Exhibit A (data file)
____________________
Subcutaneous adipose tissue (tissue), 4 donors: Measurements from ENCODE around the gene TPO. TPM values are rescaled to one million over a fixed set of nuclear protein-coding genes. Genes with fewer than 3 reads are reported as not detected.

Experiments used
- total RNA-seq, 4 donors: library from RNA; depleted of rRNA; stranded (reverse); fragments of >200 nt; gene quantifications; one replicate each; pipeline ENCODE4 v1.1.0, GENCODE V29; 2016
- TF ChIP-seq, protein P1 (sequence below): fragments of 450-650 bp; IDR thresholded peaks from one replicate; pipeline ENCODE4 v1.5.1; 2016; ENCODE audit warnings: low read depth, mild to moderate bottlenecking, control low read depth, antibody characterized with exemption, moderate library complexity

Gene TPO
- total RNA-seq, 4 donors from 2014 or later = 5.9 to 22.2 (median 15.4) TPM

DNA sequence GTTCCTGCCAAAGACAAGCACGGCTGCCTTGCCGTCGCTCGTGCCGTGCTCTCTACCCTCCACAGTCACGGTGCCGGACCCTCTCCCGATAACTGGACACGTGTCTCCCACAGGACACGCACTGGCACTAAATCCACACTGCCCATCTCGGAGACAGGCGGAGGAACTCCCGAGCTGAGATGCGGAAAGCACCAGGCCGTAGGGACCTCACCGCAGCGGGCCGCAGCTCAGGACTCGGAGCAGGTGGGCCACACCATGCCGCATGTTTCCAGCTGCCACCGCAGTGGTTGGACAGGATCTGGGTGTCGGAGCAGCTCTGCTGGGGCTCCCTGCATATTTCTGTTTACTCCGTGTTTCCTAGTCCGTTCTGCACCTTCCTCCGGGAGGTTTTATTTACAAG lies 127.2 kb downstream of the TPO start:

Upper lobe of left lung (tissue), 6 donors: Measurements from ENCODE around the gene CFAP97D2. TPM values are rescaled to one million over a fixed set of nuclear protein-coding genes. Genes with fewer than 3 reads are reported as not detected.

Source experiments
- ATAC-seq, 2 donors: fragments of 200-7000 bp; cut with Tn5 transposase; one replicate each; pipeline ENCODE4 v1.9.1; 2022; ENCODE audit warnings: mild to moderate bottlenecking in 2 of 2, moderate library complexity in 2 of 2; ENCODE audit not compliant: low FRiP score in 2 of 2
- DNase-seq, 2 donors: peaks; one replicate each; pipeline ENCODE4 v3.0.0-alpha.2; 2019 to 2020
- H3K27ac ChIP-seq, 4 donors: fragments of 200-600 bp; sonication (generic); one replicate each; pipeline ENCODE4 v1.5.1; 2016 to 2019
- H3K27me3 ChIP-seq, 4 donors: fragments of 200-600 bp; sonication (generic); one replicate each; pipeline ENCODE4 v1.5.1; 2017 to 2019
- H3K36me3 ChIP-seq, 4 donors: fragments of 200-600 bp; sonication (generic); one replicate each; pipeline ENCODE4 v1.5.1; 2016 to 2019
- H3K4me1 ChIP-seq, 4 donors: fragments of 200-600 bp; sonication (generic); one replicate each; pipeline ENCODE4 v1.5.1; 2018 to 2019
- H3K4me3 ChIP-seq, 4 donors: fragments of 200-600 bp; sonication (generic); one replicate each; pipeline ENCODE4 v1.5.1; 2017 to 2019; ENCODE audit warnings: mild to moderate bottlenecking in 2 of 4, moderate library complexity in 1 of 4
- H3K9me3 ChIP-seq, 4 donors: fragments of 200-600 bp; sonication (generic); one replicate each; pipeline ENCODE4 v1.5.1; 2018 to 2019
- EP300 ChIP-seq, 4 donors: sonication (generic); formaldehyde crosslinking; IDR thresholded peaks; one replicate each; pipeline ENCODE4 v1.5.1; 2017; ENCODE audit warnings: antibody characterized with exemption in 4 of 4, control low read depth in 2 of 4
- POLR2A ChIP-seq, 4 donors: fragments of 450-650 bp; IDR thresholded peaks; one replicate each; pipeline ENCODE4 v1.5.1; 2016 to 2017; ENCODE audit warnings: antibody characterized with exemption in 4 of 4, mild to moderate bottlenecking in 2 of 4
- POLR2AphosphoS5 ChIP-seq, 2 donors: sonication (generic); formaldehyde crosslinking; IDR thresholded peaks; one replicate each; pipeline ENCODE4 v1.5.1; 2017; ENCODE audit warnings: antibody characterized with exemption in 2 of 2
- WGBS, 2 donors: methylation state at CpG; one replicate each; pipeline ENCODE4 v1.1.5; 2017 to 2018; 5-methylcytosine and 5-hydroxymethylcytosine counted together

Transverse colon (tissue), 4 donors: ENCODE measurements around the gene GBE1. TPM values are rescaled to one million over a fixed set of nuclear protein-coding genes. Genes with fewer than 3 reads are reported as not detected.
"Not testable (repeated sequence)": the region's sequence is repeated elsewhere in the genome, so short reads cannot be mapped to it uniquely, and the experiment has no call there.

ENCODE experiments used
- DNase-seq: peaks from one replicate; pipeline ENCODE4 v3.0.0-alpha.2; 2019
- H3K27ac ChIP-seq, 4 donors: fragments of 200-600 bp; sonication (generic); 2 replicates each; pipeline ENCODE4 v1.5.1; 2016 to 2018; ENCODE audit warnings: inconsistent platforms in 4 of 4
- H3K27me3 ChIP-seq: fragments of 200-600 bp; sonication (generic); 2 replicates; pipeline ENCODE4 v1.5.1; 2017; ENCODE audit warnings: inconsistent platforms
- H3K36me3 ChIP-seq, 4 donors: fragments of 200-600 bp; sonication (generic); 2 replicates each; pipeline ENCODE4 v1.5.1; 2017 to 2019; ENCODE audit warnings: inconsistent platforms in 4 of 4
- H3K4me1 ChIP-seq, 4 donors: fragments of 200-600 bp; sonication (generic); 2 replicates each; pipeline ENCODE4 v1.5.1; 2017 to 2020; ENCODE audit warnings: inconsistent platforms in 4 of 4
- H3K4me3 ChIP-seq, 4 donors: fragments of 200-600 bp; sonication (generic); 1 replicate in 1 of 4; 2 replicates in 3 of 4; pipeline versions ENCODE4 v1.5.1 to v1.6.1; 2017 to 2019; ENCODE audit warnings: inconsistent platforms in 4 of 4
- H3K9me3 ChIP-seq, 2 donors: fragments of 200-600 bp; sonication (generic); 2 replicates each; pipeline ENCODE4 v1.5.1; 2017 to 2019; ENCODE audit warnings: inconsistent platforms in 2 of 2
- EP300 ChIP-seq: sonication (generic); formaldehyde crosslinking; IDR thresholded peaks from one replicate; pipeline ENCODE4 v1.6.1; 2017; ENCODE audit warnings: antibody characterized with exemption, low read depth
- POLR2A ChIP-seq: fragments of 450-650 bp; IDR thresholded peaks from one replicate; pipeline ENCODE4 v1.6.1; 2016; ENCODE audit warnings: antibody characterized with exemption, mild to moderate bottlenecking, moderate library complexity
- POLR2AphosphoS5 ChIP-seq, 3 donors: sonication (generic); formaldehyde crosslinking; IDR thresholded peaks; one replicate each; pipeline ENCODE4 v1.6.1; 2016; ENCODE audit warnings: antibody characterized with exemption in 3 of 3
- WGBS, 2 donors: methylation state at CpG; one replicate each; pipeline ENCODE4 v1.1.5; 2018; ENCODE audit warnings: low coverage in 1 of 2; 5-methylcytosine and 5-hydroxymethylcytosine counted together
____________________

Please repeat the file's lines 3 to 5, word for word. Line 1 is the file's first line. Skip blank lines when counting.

- total RNA-seq, 4 donors: library from RNA; depleted of rRNA; stranded (reverse); fragments of >200 nt; gene quantifications; one replicate each; pipeline ENCODE4 v1.1.0, GENCODE V29; 2016
- TF ChIP-seq, protein P1 (sequence below): fragments of 450-650 bp; IDR thresholded peaks from one replicate; pipeline ENCODE4 v1.5.1; 2016; ENCODE audit warnings: low read depth, mild to moderate bottlenecking, control low read depth, antibody characterized with exemption, moderate library complexity

Gene TPO